B2B Payments

BEC Tops Fraud Attempts Against Treasurers: Survey

Cybersecurity

The 2020 Association for Financial Professionals (AFP) Payments Fraud and Control Survey underwritten by JPMorgan found that business email compromise (BEC) was the most noted origin of tried or actual fraud incidents in 2019, according to an announcement.

More than six in 10 — or 61 percent — of treasury and finance professionals that went through tried or actual fraud indicated that BEC was the origin.

Three-quarters — or 75 percent — of all organizations were impacted by BEC last year, which was lower than 80 percent a year prior. And more than eight in 10 — or 81 percent — of organizations reported being targets of a tried or actual payments fraud attack last year. That figure marks the second-highest percentage in the past 10 years.

“Payments fraud and business email compromise in particular have been thorns in financial professionals’ sides for years, but this recent surge is especially concerning,” AFP President and CEO Jim Kaitz said in the announcement. “Organizations can better contain BEC scams by educating and training their employees, as well as adopting processes to validate payment requests internally.”

While financial leaders at eight in 10 organizations are helping their workers understand how to more efficiently identify BEC, over half of respondents noted it is difficult to implement BEC controls. And almost six in 10 organizations have a fraud policy to fight against and contend with fraud.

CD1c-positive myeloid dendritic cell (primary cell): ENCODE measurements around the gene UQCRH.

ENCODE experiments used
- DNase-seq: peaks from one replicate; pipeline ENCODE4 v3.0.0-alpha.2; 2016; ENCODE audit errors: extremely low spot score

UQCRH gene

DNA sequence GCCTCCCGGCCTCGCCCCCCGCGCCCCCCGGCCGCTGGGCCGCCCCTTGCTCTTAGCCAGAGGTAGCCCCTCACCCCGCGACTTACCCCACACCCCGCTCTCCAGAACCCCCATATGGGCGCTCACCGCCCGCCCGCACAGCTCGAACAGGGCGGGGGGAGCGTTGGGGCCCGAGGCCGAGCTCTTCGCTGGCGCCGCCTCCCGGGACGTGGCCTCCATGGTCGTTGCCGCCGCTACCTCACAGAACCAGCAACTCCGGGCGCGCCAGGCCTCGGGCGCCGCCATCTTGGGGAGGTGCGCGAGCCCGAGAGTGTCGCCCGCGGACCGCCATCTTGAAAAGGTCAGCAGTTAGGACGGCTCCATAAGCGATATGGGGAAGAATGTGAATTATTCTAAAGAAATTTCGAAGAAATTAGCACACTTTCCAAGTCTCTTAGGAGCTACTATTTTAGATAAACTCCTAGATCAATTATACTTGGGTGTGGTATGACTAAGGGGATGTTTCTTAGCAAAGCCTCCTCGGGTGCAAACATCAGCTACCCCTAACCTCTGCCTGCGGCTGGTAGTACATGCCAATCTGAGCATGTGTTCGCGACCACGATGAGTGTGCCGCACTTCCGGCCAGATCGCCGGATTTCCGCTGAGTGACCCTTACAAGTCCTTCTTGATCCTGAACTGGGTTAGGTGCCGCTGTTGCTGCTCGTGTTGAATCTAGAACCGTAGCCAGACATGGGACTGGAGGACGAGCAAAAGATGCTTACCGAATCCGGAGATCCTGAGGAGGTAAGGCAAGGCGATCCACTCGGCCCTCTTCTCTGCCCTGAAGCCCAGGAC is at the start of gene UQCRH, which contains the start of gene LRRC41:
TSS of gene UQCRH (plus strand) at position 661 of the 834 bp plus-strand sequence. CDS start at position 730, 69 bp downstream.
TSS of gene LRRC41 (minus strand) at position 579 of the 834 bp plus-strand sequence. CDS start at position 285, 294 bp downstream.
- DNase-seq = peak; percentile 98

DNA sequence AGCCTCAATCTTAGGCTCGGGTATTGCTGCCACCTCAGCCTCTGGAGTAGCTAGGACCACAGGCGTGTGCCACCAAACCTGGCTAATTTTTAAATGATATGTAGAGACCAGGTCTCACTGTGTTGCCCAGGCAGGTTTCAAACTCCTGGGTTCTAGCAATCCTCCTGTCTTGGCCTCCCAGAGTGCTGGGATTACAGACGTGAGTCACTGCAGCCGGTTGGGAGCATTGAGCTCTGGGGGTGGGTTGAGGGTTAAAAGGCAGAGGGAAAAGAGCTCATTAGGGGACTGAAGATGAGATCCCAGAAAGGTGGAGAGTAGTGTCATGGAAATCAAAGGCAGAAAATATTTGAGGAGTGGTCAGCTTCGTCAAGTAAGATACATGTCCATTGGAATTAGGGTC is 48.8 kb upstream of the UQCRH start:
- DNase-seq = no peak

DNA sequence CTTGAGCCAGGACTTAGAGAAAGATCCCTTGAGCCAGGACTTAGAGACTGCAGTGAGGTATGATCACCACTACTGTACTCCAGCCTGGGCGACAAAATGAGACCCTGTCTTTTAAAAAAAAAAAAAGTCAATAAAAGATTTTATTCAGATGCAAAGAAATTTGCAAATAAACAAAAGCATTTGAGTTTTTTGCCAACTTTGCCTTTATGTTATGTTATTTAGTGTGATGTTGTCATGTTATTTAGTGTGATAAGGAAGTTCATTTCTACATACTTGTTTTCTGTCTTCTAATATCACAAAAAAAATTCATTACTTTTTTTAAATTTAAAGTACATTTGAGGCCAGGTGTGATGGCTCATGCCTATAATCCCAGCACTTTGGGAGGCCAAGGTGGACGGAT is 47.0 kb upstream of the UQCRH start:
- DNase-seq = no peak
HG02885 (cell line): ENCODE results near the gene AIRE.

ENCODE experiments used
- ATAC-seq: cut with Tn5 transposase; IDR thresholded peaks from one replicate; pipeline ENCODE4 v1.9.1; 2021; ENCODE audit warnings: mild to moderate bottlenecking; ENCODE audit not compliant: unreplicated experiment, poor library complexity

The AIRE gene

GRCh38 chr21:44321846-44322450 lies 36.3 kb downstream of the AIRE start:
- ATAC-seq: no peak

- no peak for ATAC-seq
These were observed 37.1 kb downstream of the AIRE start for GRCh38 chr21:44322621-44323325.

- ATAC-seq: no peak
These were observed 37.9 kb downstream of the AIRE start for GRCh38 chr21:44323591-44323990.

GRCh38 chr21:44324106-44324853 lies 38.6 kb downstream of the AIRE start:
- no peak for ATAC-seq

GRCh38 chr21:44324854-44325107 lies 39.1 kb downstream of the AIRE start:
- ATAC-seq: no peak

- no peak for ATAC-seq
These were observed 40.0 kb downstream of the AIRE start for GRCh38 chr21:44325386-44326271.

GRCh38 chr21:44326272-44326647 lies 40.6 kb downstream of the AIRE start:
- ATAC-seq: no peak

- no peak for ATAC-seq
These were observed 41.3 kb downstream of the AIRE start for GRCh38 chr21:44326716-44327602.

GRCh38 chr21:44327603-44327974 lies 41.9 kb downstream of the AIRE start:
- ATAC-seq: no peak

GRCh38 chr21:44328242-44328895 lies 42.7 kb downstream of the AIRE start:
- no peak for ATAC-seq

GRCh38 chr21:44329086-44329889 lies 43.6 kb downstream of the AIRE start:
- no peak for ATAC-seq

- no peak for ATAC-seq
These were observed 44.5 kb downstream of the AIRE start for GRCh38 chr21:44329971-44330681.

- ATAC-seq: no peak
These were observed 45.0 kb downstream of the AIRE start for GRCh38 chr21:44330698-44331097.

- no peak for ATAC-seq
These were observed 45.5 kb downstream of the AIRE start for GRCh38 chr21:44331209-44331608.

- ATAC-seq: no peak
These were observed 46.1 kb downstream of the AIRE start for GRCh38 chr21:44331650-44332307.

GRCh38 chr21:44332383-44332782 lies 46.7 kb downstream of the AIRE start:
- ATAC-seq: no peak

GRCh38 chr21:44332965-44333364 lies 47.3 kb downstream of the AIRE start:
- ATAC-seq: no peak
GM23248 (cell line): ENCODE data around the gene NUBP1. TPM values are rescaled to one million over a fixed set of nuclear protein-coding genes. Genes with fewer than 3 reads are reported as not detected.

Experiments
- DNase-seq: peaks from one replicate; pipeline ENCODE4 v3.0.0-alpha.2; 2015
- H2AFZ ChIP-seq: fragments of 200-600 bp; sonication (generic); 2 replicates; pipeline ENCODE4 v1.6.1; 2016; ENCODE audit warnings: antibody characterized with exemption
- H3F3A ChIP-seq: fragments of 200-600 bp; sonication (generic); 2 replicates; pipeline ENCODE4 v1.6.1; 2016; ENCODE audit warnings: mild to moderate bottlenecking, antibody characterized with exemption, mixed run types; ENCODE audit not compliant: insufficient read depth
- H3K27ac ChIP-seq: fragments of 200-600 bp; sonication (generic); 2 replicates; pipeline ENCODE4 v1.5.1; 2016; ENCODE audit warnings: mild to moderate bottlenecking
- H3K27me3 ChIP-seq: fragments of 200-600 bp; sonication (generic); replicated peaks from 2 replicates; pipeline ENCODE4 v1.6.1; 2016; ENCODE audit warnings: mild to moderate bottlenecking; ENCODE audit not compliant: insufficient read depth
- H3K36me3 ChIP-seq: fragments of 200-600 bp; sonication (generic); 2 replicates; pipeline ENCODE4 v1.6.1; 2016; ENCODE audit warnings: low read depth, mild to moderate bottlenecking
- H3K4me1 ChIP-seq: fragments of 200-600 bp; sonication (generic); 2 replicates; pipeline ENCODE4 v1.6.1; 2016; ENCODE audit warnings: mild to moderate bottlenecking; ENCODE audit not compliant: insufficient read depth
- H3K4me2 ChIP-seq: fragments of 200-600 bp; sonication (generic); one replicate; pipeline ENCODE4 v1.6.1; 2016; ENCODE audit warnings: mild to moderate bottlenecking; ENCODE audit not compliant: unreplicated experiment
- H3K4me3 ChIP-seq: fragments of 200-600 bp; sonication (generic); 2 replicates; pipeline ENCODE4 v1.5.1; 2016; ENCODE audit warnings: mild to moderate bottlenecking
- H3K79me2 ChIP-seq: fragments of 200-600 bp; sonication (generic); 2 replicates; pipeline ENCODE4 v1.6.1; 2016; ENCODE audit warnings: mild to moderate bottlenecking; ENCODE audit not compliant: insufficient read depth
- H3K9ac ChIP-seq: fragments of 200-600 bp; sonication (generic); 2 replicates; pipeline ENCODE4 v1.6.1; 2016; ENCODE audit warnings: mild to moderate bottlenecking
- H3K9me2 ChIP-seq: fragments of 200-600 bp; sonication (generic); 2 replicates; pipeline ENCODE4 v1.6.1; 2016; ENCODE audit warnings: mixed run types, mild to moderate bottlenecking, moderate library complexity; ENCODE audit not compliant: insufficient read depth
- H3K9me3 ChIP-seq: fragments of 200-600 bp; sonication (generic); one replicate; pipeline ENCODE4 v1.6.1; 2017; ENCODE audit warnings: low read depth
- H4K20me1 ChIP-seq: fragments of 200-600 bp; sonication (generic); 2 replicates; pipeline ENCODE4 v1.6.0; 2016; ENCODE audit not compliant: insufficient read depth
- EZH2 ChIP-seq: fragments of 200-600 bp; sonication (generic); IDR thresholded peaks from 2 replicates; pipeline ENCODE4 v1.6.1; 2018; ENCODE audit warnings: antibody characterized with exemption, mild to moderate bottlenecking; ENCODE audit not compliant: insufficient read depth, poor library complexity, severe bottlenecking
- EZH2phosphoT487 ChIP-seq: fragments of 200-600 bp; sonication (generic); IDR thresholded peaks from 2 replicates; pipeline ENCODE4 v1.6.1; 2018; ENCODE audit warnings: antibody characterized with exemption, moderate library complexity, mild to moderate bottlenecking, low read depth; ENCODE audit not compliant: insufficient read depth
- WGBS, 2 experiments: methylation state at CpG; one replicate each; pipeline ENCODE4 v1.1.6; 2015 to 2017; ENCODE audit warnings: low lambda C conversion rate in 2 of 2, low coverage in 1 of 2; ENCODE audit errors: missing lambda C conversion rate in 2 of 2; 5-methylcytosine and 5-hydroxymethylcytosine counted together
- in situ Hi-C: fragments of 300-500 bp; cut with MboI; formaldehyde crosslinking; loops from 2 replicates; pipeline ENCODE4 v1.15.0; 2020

Checks, for their part, have stayed as a top target for actual and attempted fraud. Almost three-quarters — or 74 percent — of organizations registered experiencing check fraud, which was higher by four percentage points from the prior year.

ACH payment methods also seem to be of greater interest to scammers. Results noted a bit of a rise in ACH credit fraud. ACH debit fraud was not different from 2018 but had a five-percentage point rise from 2017.

“Institutions shouldn’t wait until they’ve become victims of fraud to take the steps necessary to prevent it,” said Alec Grant, head of Client Fraud Prevention for Commercial Banking at JPMorgan Chase in the announcement. “It’s encouraging to see financial leaders are taking this threat seriously as a majority of attacks can be prevented by putting the right controls in place.”

A 2019 survey found that 87 percent of large firms with over $1 billion in revenues were hit by payments fraud in the past year, a 7 percent increase from the year before, per news at the time.

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